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E. Coli Outbreak in Knox County, Tennessee

Posted in Public Health

A Knox County, Tennessee dairy farm has recently come under harsh scrutiny since an E. coli outbreak hit Mascot last Thursday.  Health officials have reported that a few children have become sick from the E. coli outbreak and that the proper authorities will contact anyone who may have exposed.  Investigators collected samples from the farm in an attempt to locate from where the outbreak originated and issued a cease and desist order.  Until the current situation is settled, no one may purchase cow or goat mild from the dairy farm.

Journalist Laura Halm of ABC 6 News (wate.com) interviewed the owner of McBee Dairy Farm, and the owner stated that all of her customers are properly warned about the risk; it is not illegal for them to drink raw milk, and the farms goal was to keep their costumers safe.   She is quoted saying “We were aware of it and our customers have all been made aware of it several times,” and “We advised everyone to stop drinking their milk and hold it until we got our testing back”.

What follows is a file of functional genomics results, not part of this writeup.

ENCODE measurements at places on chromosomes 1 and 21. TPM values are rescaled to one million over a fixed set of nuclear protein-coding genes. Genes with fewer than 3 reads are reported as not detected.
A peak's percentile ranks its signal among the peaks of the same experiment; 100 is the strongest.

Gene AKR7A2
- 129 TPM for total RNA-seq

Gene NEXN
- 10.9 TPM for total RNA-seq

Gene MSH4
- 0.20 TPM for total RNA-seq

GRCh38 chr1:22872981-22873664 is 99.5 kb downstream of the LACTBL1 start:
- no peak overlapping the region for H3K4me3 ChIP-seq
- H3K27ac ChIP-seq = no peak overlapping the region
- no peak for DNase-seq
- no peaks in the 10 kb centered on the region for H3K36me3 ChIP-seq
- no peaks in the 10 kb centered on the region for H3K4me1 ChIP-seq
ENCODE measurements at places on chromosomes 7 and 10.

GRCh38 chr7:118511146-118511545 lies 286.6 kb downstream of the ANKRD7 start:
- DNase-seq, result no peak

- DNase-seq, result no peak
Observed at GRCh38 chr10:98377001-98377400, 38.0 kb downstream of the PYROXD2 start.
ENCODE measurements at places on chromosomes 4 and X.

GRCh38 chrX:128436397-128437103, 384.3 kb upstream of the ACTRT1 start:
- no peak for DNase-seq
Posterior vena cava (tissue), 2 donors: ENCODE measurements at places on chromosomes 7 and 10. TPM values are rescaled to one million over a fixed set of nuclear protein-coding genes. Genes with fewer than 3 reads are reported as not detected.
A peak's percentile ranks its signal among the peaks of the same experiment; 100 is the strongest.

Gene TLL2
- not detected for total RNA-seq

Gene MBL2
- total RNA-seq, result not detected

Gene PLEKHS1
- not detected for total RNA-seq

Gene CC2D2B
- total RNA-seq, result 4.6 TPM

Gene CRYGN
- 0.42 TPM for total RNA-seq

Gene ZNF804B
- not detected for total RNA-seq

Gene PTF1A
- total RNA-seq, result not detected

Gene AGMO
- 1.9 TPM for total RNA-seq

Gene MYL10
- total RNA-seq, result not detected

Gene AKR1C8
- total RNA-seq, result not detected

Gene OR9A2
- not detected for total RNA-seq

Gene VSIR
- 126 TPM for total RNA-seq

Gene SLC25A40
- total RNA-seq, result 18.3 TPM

The dairy farm explained that if any tests came back positive for the presence of E. coli, they would isolate the cows in order to determine the origin of the outbreak.  Hopefully, the farm will be able to restart their milk deliveries by the end of next week.

Laura Halm also interview a Knox County Health Director name Martha Buchanan, where she is quoted saying “In children, in particular, if they get E. coli 157 and the symptoms would be fever, vomiting, and diarrhea. They can kind of have a mild case and then in a few days they can get really sick.”